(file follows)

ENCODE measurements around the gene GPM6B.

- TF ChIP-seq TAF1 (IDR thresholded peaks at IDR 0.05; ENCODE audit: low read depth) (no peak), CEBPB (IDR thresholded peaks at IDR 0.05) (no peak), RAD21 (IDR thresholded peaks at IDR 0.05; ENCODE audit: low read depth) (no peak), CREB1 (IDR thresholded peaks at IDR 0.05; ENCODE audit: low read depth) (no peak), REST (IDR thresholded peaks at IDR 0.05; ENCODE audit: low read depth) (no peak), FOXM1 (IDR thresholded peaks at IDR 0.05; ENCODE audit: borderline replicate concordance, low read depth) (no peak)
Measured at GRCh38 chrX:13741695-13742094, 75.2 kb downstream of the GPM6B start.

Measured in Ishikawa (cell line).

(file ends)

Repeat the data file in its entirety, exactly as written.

ENCODE measurements around the gene GPM6B.

- TF ChIP-seq TAF1 (IDR thresholded peaks at IDR 0.05; ENCODE audit: low read depth) (no peak), CEBPB (IDR thresholded peaks at IDR 0.05) (no peak), RAD21 (IDR thresholded peaks at IDR 0.05; ENCODE audit: low read depth) (no peak), CREB1 (IDR thresholded peaks at IDR 0.05; ENCODE audit: low read depth) (no peak), REST (IDR thresholded peaks at IDR 0.05; ENCODE audit: low read depth) (no peak), FOXM1 (IDR thresholded peaks at IDR 0.05; ENCODE audit: borderline replicate concordance, low read depth) (no peak)
Measured at GRCh38 chrX:13741695-13742094, 75.2 kb downstream of the GPM6B start.

Measured in Ishikawa (cell line).